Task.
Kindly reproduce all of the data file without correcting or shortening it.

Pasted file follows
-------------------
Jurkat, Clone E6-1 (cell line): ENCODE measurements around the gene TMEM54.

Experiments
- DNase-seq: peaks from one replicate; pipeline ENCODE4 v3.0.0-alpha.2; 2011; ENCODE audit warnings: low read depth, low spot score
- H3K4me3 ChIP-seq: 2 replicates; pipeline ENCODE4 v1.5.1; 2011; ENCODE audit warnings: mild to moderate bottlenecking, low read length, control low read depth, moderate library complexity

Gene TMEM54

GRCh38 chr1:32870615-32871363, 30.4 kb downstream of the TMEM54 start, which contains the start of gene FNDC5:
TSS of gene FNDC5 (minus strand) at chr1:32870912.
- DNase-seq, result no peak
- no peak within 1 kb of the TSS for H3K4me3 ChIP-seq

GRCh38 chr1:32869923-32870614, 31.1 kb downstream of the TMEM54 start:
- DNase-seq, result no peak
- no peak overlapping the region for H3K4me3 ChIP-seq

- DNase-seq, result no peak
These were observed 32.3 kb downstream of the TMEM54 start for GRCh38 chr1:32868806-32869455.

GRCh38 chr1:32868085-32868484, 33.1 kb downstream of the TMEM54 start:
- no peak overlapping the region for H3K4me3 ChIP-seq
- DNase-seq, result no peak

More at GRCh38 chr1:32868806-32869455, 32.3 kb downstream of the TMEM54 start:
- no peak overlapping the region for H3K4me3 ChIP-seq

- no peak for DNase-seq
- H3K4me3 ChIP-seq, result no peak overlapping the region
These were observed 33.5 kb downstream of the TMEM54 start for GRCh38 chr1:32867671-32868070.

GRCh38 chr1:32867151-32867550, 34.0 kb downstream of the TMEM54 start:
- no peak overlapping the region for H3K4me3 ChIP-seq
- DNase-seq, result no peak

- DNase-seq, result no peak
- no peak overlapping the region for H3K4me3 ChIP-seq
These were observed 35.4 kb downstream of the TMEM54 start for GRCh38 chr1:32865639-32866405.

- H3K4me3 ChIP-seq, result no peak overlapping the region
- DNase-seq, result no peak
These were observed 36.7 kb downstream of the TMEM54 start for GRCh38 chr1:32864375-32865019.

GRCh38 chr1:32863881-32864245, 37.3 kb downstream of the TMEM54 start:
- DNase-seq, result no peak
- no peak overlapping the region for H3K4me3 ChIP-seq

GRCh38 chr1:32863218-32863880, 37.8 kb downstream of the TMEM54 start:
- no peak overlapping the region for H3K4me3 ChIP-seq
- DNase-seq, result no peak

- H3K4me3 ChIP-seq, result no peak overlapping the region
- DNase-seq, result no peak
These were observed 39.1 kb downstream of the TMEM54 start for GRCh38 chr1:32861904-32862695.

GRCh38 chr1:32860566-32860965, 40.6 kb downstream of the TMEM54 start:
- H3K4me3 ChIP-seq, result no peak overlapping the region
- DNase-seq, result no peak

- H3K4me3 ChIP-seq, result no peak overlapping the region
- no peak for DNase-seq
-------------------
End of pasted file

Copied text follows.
Jurkat, Clone E6-1 (cell line): ENCODE measurements around the gene TMEM54.

Experiments
- DNase-seq: peaks from one replicate; pipeline ENCODE4 v3.0.0-alpha.2; 2011; ENCODE audit warnings: low read depth, low spot score
- H3K4me3 ChIP-seq: 2 replicates; pipeline ENCODE4 v1.5.1; 2011; ENCODE audit warnings: mild to moderate bottlenecking, low read length, control low read depth, moderate library complexity

Gene TMEM54

GRCh38 chr1:32870615-32871363, 30.4 kb downstream of the TMEM54 start, which contains the start of gene FNDC5:
TSS of gene FNDC5 (minus strand) at chr1:32870912.
- DNase-seq, result no peak
- no peak within 1 kb of the TSS for H3K4me3 ChIP-seq

GRCh38 chr1:32869923-32870614, 31.1 kb downstream of the TMEM54 start:
- DNase-seq, result no peak
- no peak overlapping the region for H3K4me3 ChIP-seq

- DNase-seq, result no peak
These were observed 32.3 kb downstream of the TMEM54 start for GRCh38 chr1:32868806-32869455.

GRCh38 chr1:32868085-32868484, 33.1 kb downstream of the TMEM54 start:
- no peak overlapping the region for H3K4me3 ChIP-seq
- DNase-seq, result no peak

More at GRCh38 chr1:32868806-32869455, 32.3 kb downstream of the TMEM54 start:
- no peak overlapping the region for H3K4me3 ChIP-seq

- no peak for DNase-seq
- H3K4me3 ChIP-seq, result no peak overlapping the region
These were observed 33.5 kb downstream of the TMEM54 start for GRCh38 chr1:32867671-32868070.

GRCh38 chr1:32867151-32867550, 34.0 kb downstream of the TMEM54 start:
- no peak overlapping the region for H3K4me3 ChIP-seq
- DNase-seq, result no peak

- DNase-seq, result no peak
- no peak overlapping the region for H3K4me3 ChIP-seq
These were observed 35.4 kb downstream of the TMEM54 start for GRCh38 chr1:32865639-32866405.

- H3K4me3 ChIP-seq, result no peak overlapping the region
- DNase-seq, result no peak
These were observed 36.7 kb downstream of the TMEM54 start for GRCh38 chr1:32864375-32865019.

GRCh38 chr1:32863881-32864245, 37.3 kb downstream of the TMEM54 start:
- DNase-seq, result no peak
- no peak overlapping the region for H3K4me3 ChIP-seq

GRCh38 chr1:32863218-32863880, 37.8 kb downstream of the TMEM54 start:
- no peak overlapping the region for H3K4me3 ChIP-seq
- DNase-seq, result no peak

- H3K4me3 ChIP-seq, result no peak overlapping the region
- DNase-seq, result no peak
These were observed 39.1 kb downstream of the TMEM54 start for GRCh38 chr1:32861904-32862695.

GRCh38 chr1:32860566-32860965, 40.6 kb downstream of the TMEM54 start:
- H3K4me3 ChIP-seq, result no peak overlapping the region
- DNase-seq, result no peak

- H3K4me3 ChIP-seq, result no peak overlapping the region
- no peak for DNase-seq